Procedural rules of international water law and the imminent challenges of the ecosystem approach

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McIntyre, Owen
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Brill Nijhoff
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As the normative implications of emerging obligations to protect and preserve the ecosystems of transboundary watercourses become more clearly understood, the established procedural rules of international water law will be severely challenged. The current procedural rules and mechanisms, which have evolved to facilitate effective inter-State engagement regarding economic utilisation of shared waters, will struggle to accommodate key elements of the so-called “ecosystem approach”, including emerging obligations regarding environmental flows and the ecosystem services paradigm. In particular, the established rules will prove unequal to the procedural requirements of adaptive management techniques for maintaining ecological resilience, of broad and meaningful stakeholder and public participation in decision-making, and of complex benefit-sharing arrangements to ensure optimal and sustainable utilisation of shared water resources. While the ecosystem approach holds great promise for the resolution of inter-State water disputes, it is increasingly apparent that the procedural rules and mechanisms of international water law will need to shift away from one-time inter-State communication processes conducted in anticipation of planned water-related developments, and towards more sophisticated continuing procedural engagement focused on ensuring the optimal and sustainable functioning of valuable watercourse ecosystems.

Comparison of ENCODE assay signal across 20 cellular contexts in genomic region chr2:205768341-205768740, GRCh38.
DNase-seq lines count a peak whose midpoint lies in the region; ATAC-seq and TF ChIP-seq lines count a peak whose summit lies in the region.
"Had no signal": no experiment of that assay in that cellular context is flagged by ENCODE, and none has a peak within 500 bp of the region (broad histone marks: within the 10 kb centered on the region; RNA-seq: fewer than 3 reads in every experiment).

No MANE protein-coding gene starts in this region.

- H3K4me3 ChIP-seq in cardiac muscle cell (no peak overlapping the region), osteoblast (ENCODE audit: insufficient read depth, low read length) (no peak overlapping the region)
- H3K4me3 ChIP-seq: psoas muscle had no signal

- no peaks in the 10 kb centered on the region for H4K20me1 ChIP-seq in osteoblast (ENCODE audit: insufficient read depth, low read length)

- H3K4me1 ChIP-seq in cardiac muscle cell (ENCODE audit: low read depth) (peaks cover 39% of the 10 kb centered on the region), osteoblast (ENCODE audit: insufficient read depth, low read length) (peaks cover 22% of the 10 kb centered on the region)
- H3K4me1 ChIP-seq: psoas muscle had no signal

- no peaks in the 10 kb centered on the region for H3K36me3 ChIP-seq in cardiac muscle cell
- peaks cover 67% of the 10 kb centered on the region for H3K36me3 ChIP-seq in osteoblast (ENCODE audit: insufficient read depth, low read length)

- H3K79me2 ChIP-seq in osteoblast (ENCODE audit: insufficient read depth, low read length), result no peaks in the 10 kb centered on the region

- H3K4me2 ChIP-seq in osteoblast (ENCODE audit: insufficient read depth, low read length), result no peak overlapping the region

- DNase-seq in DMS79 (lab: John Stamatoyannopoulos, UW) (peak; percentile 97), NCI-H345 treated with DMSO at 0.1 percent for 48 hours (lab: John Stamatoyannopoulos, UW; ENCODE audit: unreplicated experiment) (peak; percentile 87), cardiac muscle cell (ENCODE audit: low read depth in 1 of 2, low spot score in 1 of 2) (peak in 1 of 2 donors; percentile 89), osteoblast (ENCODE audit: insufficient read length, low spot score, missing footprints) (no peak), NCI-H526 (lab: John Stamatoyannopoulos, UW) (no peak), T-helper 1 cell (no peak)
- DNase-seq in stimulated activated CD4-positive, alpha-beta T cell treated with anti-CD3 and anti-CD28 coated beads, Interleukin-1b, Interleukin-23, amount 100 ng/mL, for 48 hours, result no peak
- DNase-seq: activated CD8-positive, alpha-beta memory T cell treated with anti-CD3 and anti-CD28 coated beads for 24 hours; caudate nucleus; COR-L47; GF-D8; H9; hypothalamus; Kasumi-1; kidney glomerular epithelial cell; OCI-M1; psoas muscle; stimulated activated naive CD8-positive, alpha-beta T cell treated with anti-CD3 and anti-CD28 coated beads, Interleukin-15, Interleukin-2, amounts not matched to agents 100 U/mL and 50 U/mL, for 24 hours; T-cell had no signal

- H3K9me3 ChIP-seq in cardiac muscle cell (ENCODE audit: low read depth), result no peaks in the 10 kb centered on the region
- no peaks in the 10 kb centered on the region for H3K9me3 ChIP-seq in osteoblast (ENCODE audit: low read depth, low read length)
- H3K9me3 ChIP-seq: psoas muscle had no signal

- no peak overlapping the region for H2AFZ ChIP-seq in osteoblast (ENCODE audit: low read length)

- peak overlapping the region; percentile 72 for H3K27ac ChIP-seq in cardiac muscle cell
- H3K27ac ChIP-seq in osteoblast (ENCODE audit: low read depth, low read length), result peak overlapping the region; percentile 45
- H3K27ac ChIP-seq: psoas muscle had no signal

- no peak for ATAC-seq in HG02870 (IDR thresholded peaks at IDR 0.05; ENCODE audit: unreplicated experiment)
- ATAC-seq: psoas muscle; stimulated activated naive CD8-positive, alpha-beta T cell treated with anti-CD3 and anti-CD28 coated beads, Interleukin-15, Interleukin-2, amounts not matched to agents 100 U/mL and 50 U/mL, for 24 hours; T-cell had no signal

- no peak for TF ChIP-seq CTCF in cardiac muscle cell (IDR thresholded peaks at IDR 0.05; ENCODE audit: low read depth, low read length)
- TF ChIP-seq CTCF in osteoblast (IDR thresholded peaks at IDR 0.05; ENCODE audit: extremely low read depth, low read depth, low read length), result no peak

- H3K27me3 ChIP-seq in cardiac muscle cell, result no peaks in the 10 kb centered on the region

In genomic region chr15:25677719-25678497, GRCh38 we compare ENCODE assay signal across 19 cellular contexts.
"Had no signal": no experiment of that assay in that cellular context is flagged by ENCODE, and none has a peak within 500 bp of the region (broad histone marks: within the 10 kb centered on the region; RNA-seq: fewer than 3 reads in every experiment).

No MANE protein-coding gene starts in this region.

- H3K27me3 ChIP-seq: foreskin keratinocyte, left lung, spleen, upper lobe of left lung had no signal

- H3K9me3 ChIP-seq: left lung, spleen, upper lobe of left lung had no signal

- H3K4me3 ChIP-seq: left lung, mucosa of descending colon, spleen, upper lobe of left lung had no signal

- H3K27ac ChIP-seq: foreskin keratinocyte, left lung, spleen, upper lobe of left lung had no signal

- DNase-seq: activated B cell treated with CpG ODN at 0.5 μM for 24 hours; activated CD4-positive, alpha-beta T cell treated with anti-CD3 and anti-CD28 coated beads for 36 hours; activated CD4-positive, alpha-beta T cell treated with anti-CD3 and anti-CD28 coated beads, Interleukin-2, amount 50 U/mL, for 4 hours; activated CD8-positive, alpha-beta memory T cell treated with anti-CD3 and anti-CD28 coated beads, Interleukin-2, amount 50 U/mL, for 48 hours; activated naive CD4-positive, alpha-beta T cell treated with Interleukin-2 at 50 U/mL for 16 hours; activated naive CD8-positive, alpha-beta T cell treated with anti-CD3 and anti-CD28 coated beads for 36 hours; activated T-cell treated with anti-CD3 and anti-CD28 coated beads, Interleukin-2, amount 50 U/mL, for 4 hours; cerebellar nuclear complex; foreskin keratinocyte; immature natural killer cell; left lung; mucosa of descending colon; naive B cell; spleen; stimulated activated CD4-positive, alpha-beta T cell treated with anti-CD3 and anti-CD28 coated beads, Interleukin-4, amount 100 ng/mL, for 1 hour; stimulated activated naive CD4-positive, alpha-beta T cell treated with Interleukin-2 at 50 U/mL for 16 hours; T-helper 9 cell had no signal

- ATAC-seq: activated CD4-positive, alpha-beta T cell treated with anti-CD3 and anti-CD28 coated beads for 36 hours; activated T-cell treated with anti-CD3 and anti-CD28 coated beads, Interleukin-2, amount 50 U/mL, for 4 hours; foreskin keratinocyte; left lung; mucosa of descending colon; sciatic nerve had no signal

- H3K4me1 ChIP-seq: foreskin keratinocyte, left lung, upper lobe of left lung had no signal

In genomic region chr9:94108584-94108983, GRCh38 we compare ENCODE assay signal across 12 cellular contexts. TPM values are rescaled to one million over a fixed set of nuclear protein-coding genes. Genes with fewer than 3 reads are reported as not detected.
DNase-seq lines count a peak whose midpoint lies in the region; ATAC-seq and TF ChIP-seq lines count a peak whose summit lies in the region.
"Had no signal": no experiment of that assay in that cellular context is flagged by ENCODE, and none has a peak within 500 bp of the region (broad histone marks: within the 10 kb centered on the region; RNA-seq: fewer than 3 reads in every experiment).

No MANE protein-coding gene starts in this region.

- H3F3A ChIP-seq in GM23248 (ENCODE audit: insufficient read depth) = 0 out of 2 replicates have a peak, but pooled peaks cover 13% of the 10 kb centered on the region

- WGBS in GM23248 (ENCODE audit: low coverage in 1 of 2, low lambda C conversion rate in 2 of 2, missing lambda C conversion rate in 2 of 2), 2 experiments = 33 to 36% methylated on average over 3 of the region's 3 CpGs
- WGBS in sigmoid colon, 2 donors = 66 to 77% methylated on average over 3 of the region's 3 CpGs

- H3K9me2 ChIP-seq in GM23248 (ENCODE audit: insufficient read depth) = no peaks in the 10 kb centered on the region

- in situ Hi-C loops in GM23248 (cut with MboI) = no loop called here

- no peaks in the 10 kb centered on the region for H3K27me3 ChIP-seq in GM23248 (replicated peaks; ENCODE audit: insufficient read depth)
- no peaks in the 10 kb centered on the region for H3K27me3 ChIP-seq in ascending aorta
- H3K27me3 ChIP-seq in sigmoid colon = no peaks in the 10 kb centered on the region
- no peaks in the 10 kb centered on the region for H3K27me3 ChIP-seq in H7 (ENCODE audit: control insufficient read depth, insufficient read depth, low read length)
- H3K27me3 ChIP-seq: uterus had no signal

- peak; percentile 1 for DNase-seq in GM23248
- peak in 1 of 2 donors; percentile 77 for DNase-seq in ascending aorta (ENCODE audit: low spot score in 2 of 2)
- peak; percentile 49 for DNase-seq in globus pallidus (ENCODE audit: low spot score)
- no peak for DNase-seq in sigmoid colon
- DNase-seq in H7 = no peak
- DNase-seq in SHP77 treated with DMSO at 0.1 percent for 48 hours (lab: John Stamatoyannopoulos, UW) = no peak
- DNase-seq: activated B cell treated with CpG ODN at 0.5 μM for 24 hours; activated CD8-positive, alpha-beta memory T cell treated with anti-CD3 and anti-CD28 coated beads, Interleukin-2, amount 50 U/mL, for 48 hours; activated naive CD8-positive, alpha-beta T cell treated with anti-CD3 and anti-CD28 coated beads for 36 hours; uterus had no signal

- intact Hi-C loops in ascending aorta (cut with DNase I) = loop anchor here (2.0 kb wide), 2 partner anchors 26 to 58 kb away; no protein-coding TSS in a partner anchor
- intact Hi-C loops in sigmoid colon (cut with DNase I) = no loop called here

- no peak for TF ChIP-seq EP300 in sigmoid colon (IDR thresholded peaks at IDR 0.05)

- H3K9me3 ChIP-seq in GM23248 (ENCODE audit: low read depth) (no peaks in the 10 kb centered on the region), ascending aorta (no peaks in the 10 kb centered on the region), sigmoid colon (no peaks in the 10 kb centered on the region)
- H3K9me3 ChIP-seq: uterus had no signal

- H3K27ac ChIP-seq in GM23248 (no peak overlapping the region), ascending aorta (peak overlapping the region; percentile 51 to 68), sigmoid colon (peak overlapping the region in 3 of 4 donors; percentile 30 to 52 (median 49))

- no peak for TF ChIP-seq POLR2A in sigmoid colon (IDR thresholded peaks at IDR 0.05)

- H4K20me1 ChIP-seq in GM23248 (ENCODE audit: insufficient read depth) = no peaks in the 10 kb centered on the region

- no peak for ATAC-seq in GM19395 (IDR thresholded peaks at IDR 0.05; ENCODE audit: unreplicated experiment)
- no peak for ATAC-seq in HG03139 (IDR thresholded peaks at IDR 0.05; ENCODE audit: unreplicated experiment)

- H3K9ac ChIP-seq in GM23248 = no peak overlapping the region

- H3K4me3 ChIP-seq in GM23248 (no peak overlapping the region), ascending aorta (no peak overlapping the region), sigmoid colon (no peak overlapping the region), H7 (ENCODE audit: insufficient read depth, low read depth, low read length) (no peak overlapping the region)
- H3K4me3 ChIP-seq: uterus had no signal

Procedural rules of international water law , Ecosystem approach , Environmental flows , Ecosystems services , PES , Adaptive management , Stakeholder / public participation , Benefit-sharing
McIntyre, O. (2020) 'Procedural rules of international water law and the imminent challenges of the ecosystem approach', in Ruiz Fabri, H., Franckx, E., Benatar, M. and Meshel, T. (eds) A Bridge over Troubled Waters: Dispute Resolution in the Law of International Watercourses and the Law of the Sea. Leiden: Brill Nijhoff, 32pp. doi: 10.1163/9789004434950_013
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